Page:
FC – Nature’s principles of organization, or principles of ecology, have enabled her to sustain life on Earth for over three billion years. This wisdom of nature is far superior to human knowledge and technologies. At the heart of the current change of paradigms, we find a profound change of metaphors from seeing the world as a machine that can be dominated and controlled by humans to understanding it as a vast living network — the web of life — in which humans are fundamentally embedded. This deep ecological awareness is urgently needed today. The survival of human civilization will literally depend on it.
GH – What are the basic principles every human should understand to be eco-literate?
FC – The basic principles of ecology are the principles of organization that nature’s ecosystems have evolved to sustain the web of life. We need to teach our children, our students, and our political and corporate leaders these fundamental facts of life — for example, that one species’ waste is another species’ food; that matter cycles continually through the web of life; that the energy driving the ecological cycles flows from the sun; that diversity assures resilience; that life, from its beginning more than three billion years ago, did not take over the planet by combat but by partnerships and networking.
All these principles of ecology are closely interrelated. They are just different aspects of a single fundamental pattern of organization that has enabled nature to sustain life for billions of years. In a nutshell: nature sustains life by creating and nurturing communities. Sustainability is not an individual property but a property of an entire web of relationships. It always involves a whole community. This is the profound lesson we need to learn from nature. The way to sustain life is to build and nurture communities.
GH – Almost 40 years ago, you wrote a book titled, Green Politics. Do you see the world’s politics becoming more green?
FC – When I wrote Green Politics with my colleague Charlene Spretnak, our goal was to document the emergence and rise of the German Greens. Since that time, Green parties have been active and very successful in many parts of the world, and politicians in other parties have been inspired to propose Green policies with our without using that label. The most recent example is the so-called Green New Deal proposed by a group of representatives in the United States Congress. It is a policy package involving a dramatic shift to renewable energy sources, combined with massive job creation. Similar policies are being discussed in the EU and in other parts of the world. These policies embody a far-reaching ecological vision which, unfortunately, is vigorously opposed by short-term corporate interests that dominate American politics because of the systemic corruption inherent in the political system.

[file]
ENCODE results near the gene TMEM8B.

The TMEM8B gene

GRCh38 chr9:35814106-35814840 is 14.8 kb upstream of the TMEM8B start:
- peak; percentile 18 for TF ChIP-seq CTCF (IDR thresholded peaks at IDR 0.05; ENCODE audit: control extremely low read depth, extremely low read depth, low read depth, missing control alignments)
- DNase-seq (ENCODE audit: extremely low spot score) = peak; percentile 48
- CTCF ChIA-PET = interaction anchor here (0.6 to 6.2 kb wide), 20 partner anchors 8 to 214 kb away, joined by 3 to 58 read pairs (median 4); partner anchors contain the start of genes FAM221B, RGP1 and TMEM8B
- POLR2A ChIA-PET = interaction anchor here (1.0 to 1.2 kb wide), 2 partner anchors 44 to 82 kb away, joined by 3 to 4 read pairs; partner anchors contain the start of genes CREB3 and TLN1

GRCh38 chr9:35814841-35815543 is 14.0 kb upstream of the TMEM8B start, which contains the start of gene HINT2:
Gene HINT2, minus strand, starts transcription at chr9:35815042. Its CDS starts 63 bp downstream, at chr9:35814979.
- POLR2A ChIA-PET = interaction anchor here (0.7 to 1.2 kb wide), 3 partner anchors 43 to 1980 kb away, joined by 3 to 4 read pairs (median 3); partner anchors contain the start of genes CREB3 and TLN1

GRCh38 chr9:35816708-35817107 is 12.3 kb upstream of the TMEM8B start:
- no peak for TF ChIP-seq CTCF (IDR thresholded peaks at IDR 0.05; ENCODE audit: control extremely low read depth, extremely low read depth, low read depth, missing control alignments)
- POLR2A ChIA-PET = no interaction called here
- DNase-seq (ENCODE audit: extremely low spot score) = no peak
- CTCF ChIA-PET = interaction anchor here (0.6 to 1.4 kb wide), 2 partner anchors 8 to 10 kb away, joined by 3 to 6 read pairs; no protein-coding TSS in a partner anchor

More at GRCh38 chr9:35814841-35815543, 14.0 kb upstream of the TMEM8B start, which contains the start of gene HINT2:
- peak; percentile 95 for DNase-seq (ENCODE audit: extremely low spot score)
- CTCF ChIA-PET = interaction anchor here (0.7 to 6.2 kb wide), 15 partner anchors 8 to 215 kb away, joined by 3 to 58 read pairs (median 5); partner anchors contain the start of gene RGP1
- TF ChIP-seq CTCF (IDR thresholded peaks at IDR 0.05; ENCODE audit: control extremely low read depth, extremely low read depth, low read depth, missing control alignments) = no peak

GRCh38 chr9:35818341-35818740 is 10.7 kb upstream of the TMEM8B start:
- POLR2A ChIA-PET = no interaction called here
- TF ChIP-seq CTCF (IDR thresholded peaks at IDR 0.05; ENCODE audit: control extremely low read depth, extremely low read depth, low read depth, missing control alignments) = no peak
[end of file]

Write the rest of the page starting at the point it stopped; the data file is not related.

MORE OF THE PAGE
GH – You are now fully committed to what you call the Capra Course that teaches systems thinking. Can you talk about that effort?
FC – Over the last thirty to forty years, a new systemic conception of life has been developed at the forefront of science. In 2014, my colleague Pier Luigi Luisi and I published a synthesis of this new understanding of life in the textbook The Systems View of Life. For me, this book represents a grand synthesis of my entire work as a scientist and writer. After the publication of the book, I created an online course to teach the essential concepts and implications of my synthesis. Called Capra Course (www.capracourse.net), it consists of 12 pre-recorded lectures, one lecture per week, and includes a discussion forum in which I participate daily for the duration of the course. I have now taught the Capra Course for over five years and we have an alumni network of over 2000 in 86 countries around the world. I am very proud of this global network of systemic thinkers and activists.
GH – The world appears to be rapidly embracing a green renewable hydrogen energy future. Is this biomimicry at its most fundamental level?
FC – I would not call renewable hydrogen an example of biomimicry because nature does not use hydrogen fuel cells. True biomimicry would be to use photosynthesis as an energy source (which biomimicry researchers and engineers are trying to develop). However, a transportation system based on green renewable hydrogen will be a critical component of a future sustainable economy.
GH – You are a leader in the Earth Charter movement. What remains to be done to get the world’s nations and peoples working together for a common, life-affirming vision for humanity?
FC – I am part of a global network of elders who spent most of their professional lives developing a coherent conceptual framework based on a systemic and ecological vision of life. This vision is consistent with the principles and values of the Earth Charter. In the political realm, we now have a series of grassroots movements of young people who are passionate about systemic social change (Fridays for Future, the Sunrise Movement, Extinction Rebellion, and many others). Their values are also consistent with those of the Earth Charter and with the systemic understanding of life that has emerged at the forefront of science. My concern is: how can we combine the passion, energy, and creativity of these youth movements with the insights of the generation of elders who have developed the systemic vision of life so that the youth movements don’t have to reinvent the wheel?
“The Systems view of life is a lucid, wide-ranging guide to living maturely, kindly, and durably with each other and with other beings on the only home we have.” – Amory Lovins, Chairman, Rocky Mountain Institute